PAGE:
Higher dose of melatonin improves sleep in older adults, study finds

Are you looking to get more sleep at night? Melatonin is a popular supplement of choice for those who struggle with shuteye. But many people who have tried report no difference in sleep quality. Researchers from Brigham and Women’s Hospital report that a higher dose of melatonin improved sleep in older adults.

Sleep deficiency becomes more common as people age, and, given the drawbacks to many prescription sleep aids, many older adults report taking melatonin,” says Dr. Charles Czeisler, study senior author and chief of the Brigham’s Division of Sleep and Circadian Disorders, in a statement. “But we’ve had little evidence on the effects of melatonin on the sleep health of older adults. Our study provides new evidence and insight, and points to the importance of considering dosage and timing when it comes to the effects of supplements like melatonin, especially in older people.”

Researchers conducted a study in 24 healthy adults between the ages of 55 and 78. The 13 women and 11 men were screened for sleep disorders and all participants had no history of major sleep complaints.

The participants lived in individual study rooms with no windows, clocks, or other indications of time of day for a month. The older adults were on schedules of 20-hour cycles to detach the effects of rest-activity from the circadian clock. Instead of experiencing 24-hour cycles of days and nights, this allowed the participants’ sleep to be scheduled both at night and during the day, but with a similar duration of waking before each sleep.

Researchers randomly assigned the older adults to receive two weeks of a placebo pill and two weeks of either a low (0.3 mg) or high (5 mg) dose of melatonin before going to bed.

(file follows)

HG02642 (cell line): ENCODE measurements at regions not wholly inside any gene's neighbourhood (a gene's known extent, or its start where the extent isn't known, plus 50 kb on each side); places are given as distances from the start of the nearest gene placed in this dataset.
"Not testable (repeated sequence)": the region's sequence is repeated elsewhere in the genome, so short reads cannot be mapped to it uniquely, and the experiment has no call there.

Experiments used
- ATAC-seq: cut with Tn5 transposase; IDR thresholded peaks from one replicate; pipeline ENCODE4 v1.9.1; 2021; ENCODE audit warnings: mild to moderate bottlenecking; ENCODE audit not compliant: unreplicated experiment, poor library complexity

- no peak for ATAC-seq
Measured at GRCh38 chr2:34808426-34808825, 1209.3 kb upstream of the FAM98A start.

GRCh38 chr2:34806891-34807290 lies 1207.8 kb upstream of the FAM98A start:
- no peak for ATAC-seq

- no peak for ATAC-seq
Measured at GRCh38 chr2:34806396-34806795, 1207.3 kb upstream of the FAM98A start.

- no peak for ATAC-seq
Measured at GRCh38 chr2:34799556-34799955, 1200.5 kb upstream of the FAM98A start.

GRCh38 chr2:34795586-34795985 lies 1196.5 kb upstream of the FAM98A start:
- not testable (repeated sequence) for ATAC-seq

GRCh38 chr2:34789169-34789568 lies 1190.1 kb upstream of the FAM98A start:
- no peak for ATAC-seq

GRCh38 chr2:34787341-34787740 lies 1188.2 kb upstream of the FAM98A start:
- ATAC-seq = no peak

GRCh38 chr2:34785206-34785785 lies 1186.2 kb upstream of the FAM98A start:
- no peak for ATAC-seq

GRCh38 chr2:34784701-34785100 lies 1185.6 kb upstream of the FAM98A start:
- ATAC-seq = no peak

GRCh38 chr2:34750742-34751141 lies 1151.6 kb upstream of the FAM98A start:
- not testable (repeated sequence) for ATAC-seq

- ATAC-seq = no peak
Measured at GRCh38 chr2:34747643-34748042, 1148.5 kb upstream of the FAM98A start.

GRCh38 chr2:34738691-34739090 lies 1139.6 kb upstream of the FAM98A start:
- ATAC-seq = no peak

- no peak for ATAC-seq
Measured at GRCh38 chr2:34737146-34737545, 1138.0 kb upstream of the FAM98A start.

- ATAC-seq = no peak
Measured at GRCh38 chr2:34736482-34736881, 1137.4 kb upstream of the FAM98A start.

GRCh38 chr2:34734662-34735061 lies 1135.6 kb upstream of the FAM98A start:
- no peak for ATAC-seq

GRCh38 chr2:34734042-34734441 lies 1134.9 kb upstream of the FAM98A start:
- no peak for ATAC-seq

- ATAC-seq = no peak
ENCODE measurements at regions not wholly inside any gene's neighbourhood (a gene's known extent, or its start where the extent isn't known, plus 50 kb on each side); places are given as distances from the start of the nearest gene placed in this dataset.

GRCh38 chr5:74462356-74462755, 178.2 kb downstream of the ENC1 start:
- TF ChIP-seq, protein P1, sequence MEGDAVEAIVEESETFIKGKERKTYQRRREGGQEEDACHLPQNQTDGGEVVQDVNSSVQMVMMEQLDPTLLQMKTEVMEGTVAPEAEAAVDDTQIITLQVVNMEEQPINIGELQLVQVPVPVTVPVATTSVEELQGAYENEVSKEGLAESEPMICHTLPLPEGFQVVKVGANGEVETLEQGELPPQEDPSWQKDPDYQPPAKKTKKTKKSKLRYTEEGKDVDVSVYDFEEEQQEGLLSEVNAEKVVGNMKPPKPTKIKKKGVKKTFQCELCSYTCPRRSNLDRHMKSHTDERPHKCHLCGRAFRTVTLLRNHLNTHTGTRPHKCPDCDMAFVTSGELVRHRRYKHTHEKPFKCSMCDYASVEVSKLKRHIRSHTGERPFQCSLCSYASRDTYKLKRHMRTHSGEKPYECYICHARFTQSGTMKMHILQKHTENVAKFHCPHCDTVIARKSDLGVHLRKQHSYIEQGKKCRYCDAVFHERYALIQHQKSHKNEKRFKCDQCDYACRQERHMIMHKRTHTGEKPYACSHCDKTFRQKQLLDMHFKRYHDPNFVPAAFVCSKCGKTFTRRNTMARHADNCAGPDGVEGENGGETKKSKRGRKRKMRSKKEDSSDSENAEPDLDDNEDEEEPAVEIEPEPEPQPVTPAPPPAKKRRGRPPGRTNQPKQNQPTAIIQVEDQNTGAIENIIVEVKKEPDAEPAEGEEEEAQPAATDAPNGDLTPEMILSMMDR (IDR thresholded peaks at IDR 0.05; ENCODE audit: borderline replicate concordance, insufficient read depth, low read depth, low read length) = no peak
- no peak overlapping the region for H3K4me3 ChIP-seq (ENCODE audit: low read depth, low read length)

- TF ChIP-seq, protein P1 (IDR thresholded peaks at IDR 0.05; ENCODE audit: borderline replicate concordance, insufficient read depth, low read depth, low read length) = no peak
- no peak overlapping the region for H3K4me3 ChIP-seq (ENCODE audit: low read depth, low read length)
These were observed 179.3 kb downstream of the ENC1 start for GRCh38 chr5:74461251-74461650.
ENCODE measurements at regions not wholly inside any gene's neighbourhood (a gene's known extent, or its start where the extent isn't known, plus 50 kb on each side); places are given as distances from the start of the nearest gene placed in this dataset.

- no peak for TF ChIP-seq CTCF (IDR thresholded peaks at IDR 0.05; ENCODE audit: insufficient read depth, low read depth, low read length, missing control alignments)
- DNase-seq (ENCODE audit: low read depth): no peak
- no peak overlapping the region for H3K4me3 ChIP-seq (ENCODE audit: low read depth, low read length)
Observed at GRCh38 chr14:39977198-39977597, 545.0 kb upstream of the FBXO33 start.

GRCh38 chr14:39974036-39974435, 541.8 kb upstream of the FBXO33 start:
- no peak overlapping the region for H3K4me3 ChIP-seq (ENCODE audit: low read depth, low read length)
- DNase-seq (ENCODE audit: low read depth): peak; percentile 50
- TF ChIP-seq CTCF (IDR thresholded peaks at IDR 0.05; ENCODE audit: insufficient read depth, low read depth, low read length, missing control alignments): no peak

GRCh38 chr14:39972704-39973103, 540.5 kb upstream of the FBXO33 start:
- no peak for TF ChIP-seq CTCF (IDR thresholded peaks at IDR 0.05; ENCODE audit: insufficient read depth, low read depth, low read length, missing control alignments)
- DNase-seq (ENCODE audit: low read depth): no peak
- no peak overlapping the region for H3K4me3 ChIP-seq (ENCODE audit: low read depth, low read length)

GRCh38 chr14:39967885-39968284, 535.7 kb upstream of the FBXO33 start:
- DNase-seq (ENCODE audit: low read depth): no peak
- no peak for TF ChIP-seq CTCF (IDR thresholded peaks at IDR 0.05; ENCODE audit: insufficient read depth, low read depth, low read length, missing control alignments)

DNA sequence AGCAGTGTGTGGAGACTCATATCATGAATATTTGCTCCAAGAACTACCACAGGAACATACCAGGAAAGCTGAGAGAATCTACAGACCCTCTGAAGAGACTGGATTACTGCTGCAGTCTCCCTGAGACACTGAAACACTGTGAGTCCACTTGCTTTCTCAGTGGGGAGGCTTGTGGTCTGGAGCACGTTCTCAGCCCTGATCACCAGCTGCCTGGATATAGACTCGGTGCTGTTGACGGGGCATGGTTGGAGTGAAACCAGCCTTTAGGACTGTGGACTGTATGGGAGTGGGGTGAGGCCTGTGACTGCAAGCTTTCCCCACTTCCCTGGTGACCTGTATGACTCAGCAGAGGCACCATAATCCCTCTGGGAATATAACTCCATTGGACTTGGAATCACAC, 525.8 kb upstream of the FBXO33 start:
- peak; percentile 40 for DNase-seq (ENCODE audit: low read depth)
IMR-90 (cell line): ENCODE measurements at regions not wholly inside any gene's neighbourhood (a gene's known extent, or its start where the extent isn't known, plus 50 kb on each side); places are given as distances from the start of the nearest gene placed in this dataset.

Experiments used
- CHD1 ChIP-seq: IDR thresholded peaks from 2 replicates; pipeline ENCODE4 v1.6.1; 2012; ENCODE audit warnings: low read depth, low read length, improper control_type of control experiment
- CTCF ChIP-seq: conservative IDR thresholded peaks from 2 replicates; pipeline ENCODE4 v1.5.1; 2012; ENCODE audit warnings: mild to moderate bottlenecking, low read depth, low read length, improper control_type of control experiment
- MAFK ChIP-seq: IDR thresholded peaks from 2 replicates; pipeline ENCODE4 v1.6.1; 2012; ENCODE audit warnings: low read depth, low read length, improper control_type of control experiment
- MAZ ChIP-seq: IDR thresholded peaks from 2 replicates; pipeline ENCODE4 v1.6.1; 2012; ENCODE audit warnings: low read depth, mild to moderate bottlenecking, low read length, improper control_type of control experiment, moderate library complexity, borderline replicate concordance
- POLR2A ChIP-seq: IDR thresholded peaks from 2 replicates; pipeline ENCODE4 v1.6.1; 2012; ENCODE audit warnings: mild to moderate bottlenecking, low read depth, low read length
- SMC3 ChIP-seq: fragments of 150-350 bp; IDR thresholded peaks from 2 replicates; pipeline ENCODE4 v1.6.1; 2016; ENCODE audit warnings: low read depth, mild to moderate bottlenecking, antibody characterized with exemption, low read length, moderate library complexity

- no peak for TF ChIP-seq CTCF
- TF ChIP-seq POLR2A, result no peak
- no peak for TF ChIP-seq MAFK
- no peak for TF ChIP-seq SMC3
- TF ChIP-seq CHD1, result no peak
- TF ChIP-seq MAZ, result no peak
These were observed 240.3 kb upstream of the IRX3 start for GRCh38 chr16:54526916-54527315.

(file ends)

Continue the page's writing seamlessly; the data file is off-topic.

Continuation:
The study found that the low dose of melatonin did not lead to a statistically significant change in overall sleep time to participants. However, those taking the higher dose “had a significant increase in total sleep time and sleep efficiency regardless of whether sleep was scheduled during the day or night,” the media release reads.

The higher dose of melatonin increased total sleep time compared to the placebo by more than 15 minutes for nighttime sleep and by 30 minutes for daytime sleep.

“It’s exciting to see evidence that melatonin may have an impact on sleep at night for older adults because we know that so many older people have trouble sleeping,” says Dr. Jeanne Duffy, study lead author and member of the Division of Sleep and Circadian Disorders. “But before taking a dietary supplement, it’s important for people to talk to their primary care physician and get a referral to a sleep specialist to rule out an undiagnosed sleep disorder.”

The study was supported by the National Institutes of Health, the Brigham and Women’s Hospital BRI Fund to Sustain Research Excellence, and were conducted by the Brigham and Women’s Hospital General Clinical Research Center.

The results are published in The Journal of Pineal Research.

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